The Austen Women: A Look at Character

The Austen Women: A Look at Character

Date: Autumn 2002
Creator: Henderson, Angela
Description: Thesis written by a student in the UNT Honors College discussing female characters of Jane Austin's novels and how they achieve happiness.
Contributing Partner: UNT Honors College
The Making of the Documentary Women at Work

The Making of the Documentary Women at Work

Date: December 2008
Creator: Bussart, Anna Lynn
Description: Women have fought for their rights to equal opportunity employment for more than a millennium. Even now, in the 21st century the fight continues. Women at Work explores the experiences of three women who work in male-dominated blue-collar jobs and discuses their struggles and successes within their employment. Their career choices have required each to address their individual views on feminism and femininity, as well as views on education and family.
Contributing Partner: UNT Libraries
Lowest of the Low: Scenes of Shame and Self-Deprecation in Contemporary Scottish Cinema

Lowest of the Low: Scenes of Shame and Self-Deprecation in Contemporary Scottish Cinema

Date: May 2008
Creator: McCracken, Michael
Description: This thesis explores the factors leading to the images of self-deprecation and shame in contemporary Scottish film. It would seem that the causes of these reoccurring motifs may be because the Scottish people are unable to escape from their past and are uneasy about the future of the nation. There is an internal struggle for both Scottish men and women, who try to adhere to their predetermined roles in Scottish culture, but this role leads to violence, alcoholism, and shame. In addition, there is also a fear for the future of the nation that represented in films that feature a connection between children and the creation of life with the death of Scotland's past. This thesis will focus on films created under a recent boom in film production in Scotland beginning in 1994 till the present day.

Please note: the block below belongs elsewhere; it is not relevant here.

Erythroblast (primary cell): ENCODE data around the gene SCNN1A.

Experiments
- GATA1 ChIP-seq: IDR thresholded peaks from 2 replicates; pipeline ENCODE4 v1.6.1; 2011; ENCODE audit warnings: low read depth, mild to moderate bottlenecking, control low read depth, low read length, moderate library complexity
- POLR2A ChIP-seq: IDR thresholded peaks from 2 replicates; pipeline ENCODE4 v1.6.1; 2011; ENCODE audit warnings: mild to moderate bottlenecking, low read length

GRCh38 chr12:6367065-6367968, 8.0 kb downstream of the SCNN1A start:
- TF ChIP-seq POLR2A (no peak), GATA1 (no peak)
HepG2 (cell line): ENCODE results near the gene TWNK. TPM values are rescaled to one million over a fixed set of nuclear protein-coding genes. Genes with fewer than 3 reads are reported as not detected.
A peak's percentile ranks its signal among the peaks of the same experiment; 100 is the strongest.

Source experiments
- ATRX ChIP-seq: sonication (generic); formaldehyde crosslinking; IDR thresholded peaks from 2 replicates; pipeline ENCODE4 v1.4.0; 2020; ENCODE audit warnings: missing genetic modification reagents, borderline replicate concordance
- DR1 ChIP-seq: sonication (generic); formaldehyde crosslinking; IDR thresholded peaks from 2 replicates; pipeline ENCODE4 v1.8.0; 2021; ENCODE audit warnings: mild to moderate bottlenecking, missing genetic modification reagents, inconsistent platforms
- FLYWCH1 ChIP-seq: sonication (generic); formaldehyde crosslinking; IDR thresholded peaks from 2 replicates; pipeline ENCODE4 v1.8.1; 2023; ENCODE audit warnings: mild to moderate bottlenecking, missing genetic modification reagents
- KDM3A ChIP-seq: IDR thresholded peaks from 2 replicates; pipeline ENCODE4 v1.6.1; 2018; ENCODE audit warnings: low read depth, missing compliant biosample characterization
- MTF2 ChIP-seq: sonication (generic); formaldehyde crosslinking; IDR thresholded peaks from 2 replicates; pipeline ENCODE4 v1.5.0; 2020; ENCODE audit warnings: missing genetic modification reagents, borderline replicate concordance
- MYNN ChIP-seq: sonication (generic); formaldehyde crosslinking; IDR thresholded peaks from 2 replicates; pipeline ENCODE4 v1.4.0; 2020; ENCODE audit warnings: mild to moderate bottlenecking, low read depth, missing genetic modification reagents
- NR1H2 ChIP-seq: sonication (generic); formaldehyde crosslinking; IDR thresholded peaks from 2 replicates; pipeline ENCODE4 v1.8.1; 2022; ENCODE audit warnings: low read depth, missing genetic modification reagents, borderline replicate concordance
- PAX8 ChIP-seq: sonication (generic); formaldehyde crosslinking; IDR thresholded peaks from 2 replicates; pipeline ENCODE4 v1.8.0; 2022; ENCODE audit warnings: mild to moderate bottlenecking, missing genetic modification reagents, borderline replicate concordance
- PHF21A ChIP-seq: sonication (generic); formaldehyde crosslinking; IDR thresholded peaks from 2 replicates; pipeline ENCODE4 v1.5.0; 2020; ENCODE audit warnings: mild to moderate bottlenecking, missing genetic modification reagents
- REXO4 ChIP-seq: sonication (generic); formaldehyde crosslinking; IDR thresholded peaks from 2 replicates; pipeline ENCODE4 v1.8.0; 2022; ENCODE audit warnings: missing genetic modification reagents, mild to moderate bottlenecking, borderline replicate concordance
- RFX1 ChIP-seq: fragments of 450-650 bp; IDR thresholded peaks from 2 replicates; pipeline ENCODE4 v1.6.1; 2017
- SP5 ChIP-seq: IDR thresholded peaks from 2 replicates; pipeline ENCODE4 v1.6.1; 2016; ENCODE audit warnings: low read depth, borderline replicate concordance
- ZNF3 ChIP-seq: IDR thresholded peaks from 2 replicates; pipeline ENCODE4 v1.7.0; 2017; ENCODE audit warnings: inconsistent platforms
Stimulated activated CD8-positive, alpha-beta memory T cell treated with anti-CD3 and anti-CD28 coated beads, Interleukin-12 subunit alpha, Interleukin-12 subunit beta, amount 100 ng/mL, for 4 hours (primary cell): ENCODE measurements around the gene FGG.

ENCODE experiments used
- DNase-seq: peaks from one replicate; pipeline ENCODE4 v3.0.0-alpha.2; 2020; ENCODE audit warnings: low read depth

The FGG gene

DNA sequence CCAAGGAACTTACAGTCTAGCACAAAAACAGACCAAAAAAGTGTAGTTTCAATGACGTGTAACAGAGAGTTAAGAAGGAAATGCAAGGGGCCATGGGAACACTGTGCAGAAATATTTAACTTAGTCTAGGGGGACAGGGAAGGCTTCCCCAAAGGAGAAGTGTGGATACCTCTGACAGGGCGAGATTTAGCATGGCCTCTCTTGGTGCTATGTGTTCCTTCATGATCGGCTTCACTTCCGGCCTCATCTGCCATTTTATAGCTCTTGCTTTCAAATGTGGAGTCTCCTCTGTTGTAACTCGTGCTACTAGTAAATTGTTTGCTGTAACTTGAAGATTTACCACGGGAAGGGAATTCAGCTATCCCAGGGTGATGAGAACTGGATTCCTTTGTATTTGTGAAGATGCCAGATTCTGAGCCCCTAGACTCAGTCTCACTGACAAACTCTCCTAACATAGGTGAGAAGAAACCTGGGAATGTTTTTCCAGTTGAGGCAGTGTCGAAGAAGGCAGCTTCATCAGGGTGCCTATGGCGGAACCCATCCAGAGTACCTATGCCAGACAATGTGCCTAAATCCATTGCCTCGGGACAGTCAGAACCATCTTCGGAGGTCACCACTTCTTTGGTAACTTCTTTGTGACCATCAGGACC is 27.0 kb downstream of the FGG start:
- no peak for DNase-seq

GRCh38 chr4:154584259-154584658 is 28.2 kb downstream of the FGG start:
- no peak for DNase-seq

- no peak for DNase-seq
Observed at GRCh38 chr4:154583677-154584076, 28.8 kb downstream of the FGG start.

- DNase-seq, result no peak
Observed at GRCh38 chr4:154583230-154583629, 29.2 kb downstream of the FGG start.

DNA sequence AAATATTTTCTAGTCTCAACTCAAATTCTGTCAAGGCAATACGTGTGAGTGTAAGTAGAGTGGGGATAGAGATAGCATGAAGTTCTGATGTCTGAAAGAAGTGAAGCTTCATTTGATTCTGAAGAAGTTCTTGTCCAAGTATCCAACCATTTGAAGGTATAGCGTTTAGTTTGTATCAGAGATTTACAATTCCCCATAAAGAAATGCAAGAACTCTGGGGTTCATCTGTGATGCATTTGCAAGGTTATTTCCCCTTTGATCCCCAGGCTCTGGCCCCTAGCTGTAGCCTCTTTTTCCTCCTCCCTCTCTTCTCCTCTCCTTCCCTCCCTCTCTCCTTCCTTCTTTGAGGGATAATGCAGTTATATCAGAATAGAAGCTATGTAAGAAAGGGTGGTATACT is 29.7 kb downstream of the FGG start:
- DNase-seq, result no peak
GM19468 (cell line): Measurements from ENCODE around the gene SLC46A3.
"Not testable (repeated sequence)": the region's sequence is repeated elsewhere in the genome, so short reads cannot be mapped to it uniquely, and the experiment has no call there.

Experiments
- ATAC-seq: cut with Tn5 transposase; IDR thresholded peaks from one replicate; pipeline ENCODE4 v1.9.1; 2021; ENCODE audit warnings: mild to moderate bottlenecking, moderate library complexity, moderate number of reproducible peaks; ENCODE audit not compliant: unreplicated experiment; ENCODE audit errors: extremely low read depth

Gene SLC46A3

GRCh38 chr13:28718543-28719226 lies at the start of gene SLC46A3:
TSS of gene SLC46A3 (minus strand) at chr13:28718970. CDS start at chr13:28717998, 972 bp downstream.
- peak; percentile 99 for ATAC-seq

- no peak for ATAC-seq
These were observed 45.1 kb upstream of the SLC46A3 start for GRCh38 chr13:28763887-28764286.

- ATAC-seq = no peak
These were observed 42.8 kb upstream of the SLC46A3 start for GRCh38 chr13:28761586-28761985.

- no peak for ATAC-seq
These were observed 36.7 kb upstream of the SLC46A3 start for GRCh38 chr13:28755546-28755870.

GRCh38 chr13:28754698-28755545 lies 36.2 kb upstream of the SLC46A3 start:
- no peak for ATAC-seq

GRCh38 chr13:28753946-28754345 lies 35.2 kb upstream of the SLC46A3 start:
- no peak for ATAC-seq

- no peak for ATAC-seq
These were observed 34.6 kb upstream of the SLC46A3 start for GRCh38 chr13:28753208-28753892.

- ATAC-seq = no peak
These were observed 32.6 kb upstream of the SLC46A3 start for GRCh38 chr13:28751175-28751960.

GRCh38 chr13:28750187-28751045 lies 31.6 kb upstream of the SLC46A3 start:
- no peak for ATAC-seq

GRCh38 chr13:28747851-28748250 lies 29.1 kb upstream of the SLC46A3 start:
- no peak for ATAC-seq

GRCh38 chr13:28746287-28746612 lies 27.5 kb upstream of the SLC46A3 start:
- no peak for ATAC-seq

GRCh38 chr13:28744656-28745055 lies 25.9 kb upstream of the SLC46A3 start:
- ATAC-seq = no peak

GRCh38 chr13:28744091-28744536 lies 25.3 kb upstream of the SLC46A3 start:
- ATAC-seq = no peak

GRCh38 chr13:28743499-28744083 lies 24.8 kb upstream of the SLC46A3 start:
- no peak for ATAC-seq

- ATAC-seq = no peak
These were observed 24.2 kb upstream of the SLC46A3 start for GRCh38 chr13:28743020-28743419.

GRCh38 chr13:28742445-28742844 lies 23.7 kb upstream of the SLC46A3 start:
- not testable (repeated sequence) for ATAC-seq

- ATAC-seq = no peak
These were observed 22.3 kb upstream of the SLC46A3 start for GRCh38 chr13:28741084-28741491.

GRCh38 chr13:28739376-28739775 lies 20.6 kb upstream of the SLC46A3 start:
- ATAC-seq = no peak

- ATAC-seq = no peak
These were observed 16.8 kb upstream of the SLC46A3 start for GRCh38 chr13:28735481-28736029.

Contributing Partner: UNT Libraries
The making of the documentary film Women in Red.

The making of the documentary film Women in Red.

Date: August 2008
Creator: Horst, Jennifer Lynne
Description: Though the remnants of a stereotype created over two millennia ago still thrive in American popular culture today, redheaded women are enjoying a more positive role in society than they have ever seen before. Women in Red explores the experience of the redheaded woman in America today by examining how the stereotypes have affected a small group of them, how these women relate to the stereotypes, and why, given the verisimilitude of the stereotype, a non-redheaded woman would embrace such an identity with the simple act of dying her hair red. This is the story behind the experience that is Women in Red.